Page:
skip to main content
skip to newscasts

Saturday, July 20, 2024

Public News Service Logo
facebook instagram linkedin reddit youtube twitter
view newscast page
play newscast audioPlay

Airline travel and more disrupted by global tech outage; Nevada gets OK to sell federal public lands for affordable housing;Science Moms work to foster meaningful talks on climate change; Scientists reconsider net-zero pledges to reach climate goals.

view newscast page
play newscast audioPlay

As Trump accepts nomination for President, delegates emphasize themes of unity and optimism envisioning 'new golden age.' But RNC convention was marked by strong opposition to LGBTQ rights, which both opened and closed the event.

view newscast page
play newscast audioPlay

It's grass-cutting season and with it, rural lawn mower races, Montana's drive-thru blood project is easing shortages, rural Americans spend more on food when transportation costs are tallied, and a lack of good childcare is thwarting rural business owners.

Conservation Groups: Make River Health Part of Columbia River Treaty Focus

play audio
Play

Thursday, September 6, 2018   

VANCOUVER, Wash. – The U.S. State Department is preparing for another round of negotiations with Canada on the Columbia River Treaty with a town hall meeting Thursday.

Conservation and tribal groups want negotiators to take the river's health into account.

The treaty focuses primarily on hydropower production and flood risk management for cities along the Columbia.

Greg Haller, executive director of the environmental group Pacific Rivers, says it's time to add "ecosystem-based function" to that list of priorities, and points to dismal salmon and steelhead returns as a sign of bad river health.

Haller says this is what many Northwesterners want.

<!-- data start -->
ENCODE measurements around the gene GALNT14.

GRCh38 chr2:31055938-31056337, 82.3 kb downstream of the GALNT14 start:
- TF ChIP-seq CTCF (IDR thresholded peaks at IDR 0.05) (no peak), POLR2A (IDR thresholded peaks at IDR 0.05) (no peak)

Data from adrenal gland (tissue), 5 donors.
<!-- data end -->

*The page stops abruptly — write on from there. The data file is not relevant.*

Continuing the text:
"They expect their power to not kill salmon and drive them extinct, and we haven't achieved that yet,” he states. “And that's what we want, and that's what we're representing as a conservation community working on this issue. And the treaty offers a way to right that wrong."

Haller adds that dams in the Columbia River Basin have disrupted native fishing communities, but tribes and First Nations are not part of the negotiation process.

The town hall is in Portland and starts at 5:30 p.m.

The next round of negotiations between the U.S. and Canada takes place in Portland in October.

Haller says the treaty often is hailed as a gold standard for water treaty agreements.

"And it has produced a lot of benefits, but also at enormous costs to salmon and people, and fish and wildlife,” Haller states. “And so, addressing the social and cultural iniquities that have occurred and economic as a result of the treaty, I think, is an important outcome."

Haller says bringing salmon and steelhead back to the Columbia River Basin also factors into conservation groups' strategy for helping the Pacific Northwest orca population, which has suffered from a lack of food.


get more stories like this via email

more stories
Vice President Kamala Harris spoke at a political event in Grand Rapids, Mich., in early 2024. (The White House/Wikimedia Commons)

Health and Wellness

play sound

Vice President Kamala Harris focused on reproductive rights at a campaign event in Michigan Wednesday. Her remarks come as President Joe Biden has …


Environment

play sound

Construction could begin in Minnesota later this year in the final phase of one of the nation's largest solar energy developments, after state …

Social Issues

play sound

Thousands of educators from across the nation will be in Houston starting this weekend for the American Federation of Teachers annual convention…


The Illinois State Board of Education report card said O'Fallon Township High School HSD #203 is currently only funded at 64%. (Adobe Stock)

Social Issues

play sound

By Kristy Alpert for Arts Midwest.Broadcast version by Terri Dee for Illinois News Connection reporting for the Arts Midwest-Public News Service Colla…

Health and Wellness

play sound

Counterfeit medicine sales are on the rise, in Connecticut and nationwide. The state faced trouble with growing sales of counterfeit Xanax pills …

"Arizonans understand that it is insane to risk Phoenix or Tempe for Odesa or some corn field in Ukraine. It is not in our national interest to get involved," said U.S. Rep. Alexander Kolodin, R-Ariz. (Gage Skidmore / Flickr)

Social Issues

play sound

More than 2,400 delegates gathered in Milwaukee this week for the Republican National Convention and delegates from around the country, including …

Environment

play sound

So far, states like Wisconsin have largely escaped the worst of the summer heat affecting much of the nation but a group of scientists wants regional …

Social Issues

play sound

Postsecondary enrollment data for 2023 shows community college enrollment increased nationwide by more than 100,000 students, and a large percentage …

 

Phone: 303.448.9105 Toll Free: 888.891.9416 Fax: 208.247.1830 Your trusted member- and audience-supported news source since 1996 Copyright 2021